If mentioned at all today, Miriam Hopkins’ name pops up in the media for two reasons:
- One of her movies is being shown on cable or at some retrospective or other, and someone says or writes that Old Hollywood’s Miriam Hopkins was a selfish, self-centered, megalomaniacal, scene-stealing, temperamental, fire-spitting Bitch from Hell who made life difficult for co-stars, directors, producers, writers, cameramen, hairdressers, manicurists, costume designers, studio carpenters, and special effects personnel, among others.
- Miriam Hopkins was Bette Davis’ Foremost Nemesis. Davis hated her so much, but so much, that Joan Crawford, Jack Warner, Errol Flynn, and whoever else Davis feuded & fought with during her sixty-year career were transmogrified into angelic babes in comparison. (What’s not widely known is that Davis had an affair with director Anatole Litvak when they were filming The Sisters in the late 1930s. At that time, Litvak happened to be Hopkins’ husband.)
Well, talk about an unfair rap. One, for that matter, that has been going on for decades. (In 1940, for instance, the Harvard Lampoon cited Hopkins as “the least desirable companion on a desert island.”)
I’ve written about Miriam Hopkins before, informing Alt Film Guide visitors that author Allan Ellenberger, who has written books on silent film actor Ramon Novarro, silent era Latin Lover Rudolph Valentino, and MGM child actress Margaret O’Brien, has been working on a biography about the 1930s star of classics such as The Smiling Lieutenant, Trouble in Paradise, and Dr. Jekyll and Mr. Hyde, among others.
Here are a few more samples of Hopkins’ 1930s screen work:
- Design for Living, in which she is part of a cozy love/sex triangle;
- the scandalous The Story of Temple Drake (taken from William Faulkner’s equally scandalous Sanctuary), in which she gets raped (possibly with a corncob);
- Becky Sharp, which happens to be the first all-(three-strip)Technicolor feature film;
- These Three, a un-scandalous film version of The Children’s Hour, the scandalous Lillian Hellman play about lies and lesbianism (Hopkins had a supporting role in the more “explicit” 1961 remake);
- the classic tearjerker The Old Maid, in which Hopkins plays opposite none other than Bette Davis;
Additionally, I should mention the 1943 melo Old Acquaintance, also co-starring Davis, which inspired both (unofficially) the multiple Academy Award-nominee The Turning Point and (officially) Rich and Famous.
During her heyday as a major Hollywood star, Miriam Hopkins co-starred with the likes of Errol Flynn, Edward G. Robinson, Joel McCrea, George Raft, Paul Muni, Gary Cooper, Fredric March (right, in Dr. Jekyll and Mr. Hyde), Ray Milland, Bing Crosby, Randolph Scott, Maurice Chevalier, and Claude Rains.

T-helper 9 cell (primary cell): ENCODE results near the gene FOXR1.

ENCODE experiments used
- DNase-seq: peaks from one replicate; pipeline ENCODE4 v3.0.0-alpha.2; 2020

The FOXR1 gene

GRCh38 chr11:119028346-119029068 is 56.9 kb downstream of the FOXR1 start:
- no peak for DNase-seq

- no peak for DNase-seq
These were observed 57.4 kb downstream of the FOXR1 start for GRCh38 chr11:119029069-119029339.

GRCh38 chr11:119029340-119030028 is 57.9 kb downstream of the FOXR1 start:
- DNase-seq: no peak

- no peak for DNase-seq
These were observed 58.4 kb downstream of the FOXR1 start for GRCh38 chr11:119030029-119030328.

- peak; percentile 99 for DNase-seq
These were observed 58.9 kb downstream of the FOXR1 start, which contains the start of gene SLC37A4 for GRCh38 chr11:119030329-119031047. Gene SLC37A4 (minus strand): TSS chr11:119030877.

Hopkins was Ernst Lubitsch’s favorite actress, starring for the director in three films (The Smiling Lieutenant, Trouble in Paradise, Design for Living). Additionally, she worked for top-notch talent such as Rouben Mamoulian, William Wyler, Edmund Goulding, John Cromwell, Howard Hawks, Michael Curtiz, and Vincent Sherman.
Now, allow me to commit a major heresy here:
If I had the choice between watching Miriam Hopkins and Bette Davis, I wouldn’t think twice; Miriam Hopkins would be my pick. Davis excelled at playing Bitches from Hell – and some of Davis’ Bitches are the Greatest Ever – but in my view she was a dismal “sympathetic” heroine, as lightheartedly funny as a funeral and as sexy as Margaret Hamilton. Hopkins, on the other hand, with the right guidance could play just about any kind of role with ease.
She could be dramatic, all but stealing the show from Academy Award winner Fredric March in Dr. Jekyll and Mr. Hyde; turning the bowdlerized These Three into a powerful, visceral drama; fully obfuscating Bette Davis in The Old Maid; and even teaching none other than Laurence Olivier a lesson or two in screen acting while playing his unrelentingly nasty wife in Carrie.
She could be funny, as can be attested by her charming thief in Trouble in Paradise, her unhappy princess who finally learns how to jazz up her lingerie in The Smiling Lieutenant (above), and even her cheesy – and highly successful – novelist in Old Acquaintance.
And she could be sexy: just look at her in the aforementioned Dr. Jekyll and Mr. Hyde, or check out her free-thinking sophisticate having a three-way with Gary Cooper and Fredric March in Design for Living. And though “sexy” isn’t quite the word for the sixty-something, matronly Hollywood has-been in Savage Intruder (1970), Hopkins does prove that nearly forty years after her pre-Coders, she still got what it took to seduce a guy – even if that basically meant sheer gutsiness and willpower.
But, you ask, was Miriam Hopkins really difficult?
Well, Allan talks about her reputation below. But what I, personally, think is utterly unfair is that Hopkins should be remembered for her temper and not for her work when she could be – and often was – an outstanding actress, superior to and more versatile than many other actresses of the era who are more fondly remembered.
In fact, Miriam Hopkins, who suffered a fatal heart attack in October 1972 shortly before her 70th birthday, remains a thoroughly underappreciated performer; one that merits a reevaluation of her long – and quite fruitful – career.
Allan has kindly agreed to answer several questions (via e-mail) about his biographical subject, ranging from her relationship with Bette Davis to her dealings with the highly subversive League of Women Shoppers.
Later on, check out Allan’s other q&a’s at altfg: Anita Page, Celebrities in the 1930 Census, the Rudolph Valentino Legacy. And if you have any information, whether personal or professional, about Miriam Hopkins, please contact Allan at email@example.com.